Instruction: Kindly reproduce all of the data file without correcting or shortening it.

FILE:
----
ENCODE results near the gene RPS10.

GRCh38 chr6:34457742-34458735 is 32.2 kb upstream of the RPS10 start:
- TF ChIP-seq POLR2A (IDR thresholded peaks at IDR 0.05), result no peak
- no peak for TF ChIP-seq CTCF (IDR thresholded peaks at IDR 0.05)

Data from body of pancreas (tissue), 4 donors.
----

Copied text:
ENCODE results near the gene RPS10.

GRCh38 chr6:34457742-34458735 is 32.2 kb upstream of the RPS10 start:
- TF ChIP-seq POLR2A (IDR thresholded peaks at IDR 0.05), result no peak
- no peak for TF ChIP-seq CTCF (IDR thresholded peaks at IDR 0.05)

Data from body of pancreas (tissue), 4 donors.